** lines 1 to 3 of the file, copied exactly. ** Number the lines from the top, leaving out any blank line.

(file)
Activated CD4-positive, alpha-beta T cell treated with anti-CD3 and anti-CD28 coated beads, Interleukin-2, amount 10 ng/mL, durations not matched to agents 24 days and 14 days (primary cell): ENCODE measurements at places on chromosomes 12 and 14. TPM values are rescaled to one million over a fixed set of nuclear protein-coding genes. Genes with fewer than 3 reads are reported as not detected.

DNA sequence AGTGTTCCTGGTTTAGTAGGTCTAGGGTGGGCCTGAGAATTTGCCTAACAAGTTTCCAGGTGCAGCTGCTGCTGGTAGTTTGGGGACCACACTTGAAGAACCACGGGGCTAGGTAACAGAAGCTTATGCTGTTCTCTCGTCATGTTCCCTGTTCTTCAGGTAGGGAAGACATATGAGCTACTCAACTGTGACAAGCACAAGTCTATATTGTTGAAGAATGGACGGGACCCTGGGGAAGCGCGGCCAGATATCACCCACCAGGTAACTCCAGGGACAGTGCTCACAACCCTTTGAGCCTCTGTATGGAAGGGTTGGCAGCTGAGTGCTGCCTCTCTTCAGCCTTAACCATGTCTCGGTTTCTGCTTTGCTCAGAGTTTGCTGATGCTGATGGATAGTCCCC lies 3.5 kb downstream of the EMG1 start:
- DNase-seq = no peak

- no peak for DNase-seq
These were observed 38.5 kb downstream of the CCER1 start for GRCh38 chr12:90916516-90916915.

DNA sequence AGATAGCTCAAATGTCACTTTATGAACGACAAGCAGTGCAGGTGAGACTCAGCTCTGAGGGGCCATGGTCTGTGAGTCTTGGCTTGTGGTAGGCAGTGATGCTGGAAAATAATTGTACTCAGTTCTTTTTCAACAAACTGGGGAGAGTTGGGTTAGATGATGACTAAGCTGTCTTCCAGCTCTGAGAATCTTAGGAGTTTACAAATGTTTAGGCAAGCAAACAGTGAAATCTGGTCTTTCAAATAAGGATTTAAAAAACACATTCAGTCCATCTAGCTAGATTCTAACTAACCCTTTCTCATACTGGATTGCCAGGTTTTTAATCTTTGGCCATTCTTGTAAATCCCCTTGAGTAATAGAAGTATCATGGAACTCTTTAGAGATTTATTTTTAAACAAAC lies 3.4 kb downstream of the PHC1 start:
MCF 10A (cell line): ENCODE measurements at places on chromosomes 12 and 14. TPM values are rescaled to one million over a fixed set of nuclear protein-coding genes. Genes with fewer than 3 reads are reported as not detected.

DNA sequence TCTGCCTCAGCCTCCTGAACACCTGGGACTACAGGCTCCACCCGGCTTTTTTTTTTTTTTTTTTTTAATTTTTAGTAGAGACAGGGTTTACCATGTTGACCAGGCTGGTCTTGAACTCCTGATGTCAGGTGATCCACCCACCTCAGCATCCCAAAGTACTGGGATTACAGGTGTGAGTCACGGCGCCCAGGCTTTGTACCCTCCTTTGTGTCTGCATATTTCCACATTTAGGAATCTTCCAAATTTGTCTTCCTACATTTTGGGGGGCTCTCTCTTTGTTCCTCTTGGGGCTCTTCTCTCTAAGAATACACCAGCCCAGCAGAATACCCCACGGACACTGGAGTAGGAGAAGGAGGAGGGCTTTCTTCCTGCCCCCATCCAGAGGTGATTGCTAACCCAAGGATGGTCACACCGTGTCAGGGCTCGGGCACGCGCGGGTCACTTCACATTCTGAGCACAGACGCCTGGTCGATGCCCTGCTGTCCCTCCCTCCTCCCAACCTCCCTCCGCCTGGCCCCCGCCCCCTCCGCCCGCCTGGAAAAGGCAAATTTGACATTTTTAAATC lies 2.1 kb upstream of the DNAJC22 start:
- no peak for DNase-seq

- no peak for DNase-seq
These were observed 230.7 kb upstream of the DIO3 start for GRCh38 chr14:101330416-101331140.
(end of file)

Activated CD4-positive, alpha-beta T cell treated with anti-CD3 and anti-CD28 coated beads, Interleukin-2, amount 10 ng/mL, durations not matched to agents 24 days and 14 days (primary cell): ENCODE measurements at places on chromosomes 12 and 14. TPM values are rescaled to one million over a fixed set of nuclear protein-coding genes. Genes with fewer than 3 reads are reported as not detected.

DNA sequence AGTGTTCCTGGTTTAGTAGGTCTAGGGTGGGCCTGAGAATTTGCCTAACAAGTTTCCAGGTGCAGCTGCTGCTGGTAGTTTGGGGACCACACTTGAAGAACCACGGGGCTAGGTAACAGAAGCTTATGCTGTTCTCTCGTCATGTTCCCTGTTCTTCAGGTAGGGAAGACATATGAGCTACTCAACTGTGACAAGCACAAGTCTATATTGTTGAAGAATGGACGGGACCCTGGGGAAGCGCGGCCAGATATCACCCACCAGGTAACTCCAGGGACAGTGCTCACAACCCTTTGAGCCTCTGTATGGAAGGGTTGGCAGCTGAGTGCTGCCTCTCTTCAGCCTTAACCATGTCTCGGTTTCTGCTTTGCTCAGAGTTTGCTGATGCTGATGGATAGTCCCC lies 3.5 kb downstream of the EMG1 start:
- DNase-seq = no peak